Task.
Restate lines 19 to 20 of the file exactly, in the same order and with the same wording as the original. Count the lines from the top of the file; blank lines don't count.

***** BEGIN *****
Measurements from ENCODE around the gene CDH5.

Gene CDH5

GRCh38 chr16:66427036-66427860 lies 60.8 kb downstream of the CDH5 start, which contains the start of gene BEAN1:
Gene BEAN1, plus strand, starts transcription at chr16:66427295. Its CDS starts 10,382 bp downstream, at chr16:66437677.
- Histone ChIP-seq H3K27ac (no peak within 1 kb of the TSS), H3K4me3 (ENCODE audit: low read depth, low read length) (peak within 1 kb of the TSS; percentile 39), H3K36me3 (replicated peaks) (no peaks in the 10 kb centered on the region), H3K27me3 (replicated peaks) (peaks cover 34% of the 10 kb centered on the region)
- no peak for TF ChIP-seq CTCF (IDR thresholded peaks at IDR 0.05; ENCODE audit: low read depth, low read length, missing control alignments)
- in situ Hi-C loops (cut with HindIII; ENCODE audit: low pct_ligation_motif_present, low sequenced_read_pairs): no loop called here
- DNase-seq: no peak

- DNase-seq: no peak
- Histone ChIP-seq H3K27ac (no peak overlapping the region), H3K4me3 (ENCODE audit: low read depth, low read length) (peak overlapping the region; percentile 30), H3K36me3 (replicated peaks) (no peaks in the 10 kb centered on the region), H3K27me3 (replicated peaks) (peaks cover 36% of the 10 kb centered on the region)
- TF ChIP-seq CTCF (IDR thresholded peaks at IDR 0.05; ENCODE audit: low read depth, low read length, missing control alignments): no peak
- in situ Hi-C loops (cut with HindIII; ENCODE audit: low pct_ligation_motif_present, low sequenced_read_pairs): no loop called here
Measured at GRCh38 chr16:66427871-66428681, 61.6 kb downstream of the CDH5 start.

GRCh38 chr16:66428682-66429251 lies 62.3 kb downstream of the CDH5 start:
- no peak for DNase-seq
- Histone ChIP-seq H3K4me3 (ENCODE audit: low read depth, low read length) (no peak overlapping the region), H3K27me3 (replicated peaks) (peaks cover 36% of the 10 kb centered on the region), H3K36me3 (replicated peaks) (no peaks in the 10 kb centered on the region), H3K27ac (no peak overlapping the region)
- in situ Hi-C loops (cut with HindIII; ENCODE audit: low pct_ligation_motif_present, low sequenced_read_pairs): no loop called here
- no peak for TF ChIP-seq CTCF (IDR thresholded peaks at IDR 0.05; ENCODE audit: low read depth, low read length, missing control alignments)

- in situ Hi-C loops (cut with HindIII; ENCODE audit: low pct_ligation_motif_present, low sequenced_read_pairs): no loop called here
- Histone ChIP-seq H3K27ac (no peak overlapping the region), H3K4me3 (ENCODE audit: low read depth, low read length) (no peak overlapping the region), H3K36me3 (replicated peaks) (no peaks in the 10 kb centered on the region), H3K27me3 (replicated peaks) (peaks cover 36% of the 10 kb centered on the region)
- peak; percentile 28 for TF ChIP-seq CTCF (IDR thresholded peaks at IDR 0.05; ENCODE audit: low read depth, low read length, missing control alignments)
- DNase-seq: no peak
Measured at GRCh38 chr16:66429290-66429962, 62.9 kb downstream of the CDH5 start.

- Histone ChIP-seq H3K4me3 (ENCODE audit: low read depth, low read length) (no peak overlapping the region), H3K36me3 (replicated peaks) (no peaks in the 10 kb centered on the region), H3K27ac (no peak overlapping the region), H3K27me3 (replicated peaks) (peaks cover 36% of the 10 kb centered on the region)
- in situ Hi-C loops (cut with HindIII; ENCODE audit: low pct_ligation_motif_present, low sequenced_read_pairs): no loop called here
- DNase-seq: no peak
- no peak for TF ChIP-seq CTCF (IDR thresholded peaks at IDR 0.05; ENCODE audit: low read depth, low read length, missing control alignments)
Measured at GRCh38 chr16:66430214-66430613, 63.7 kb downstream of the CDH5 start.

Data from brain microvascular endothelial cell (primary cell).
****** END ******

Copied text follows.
- in situ Hi-C loops (cut with HindIII; ENCODE audit: low pct_ligation_motif_present, low sequenced_read_pairs): no loop called here
- Histone ChIP-seq H3K27ac (no peak overlapping the region), H3K4me3 (ENCODE audit: low read depth, low read length) (no peak overlapping the region), H3K36me3 (replicated peaks) (no peaks in the 10 kb centered on the region), H3K27me3 (replicated peaks) (peaks cover 36% of the 10 kb centered on the region)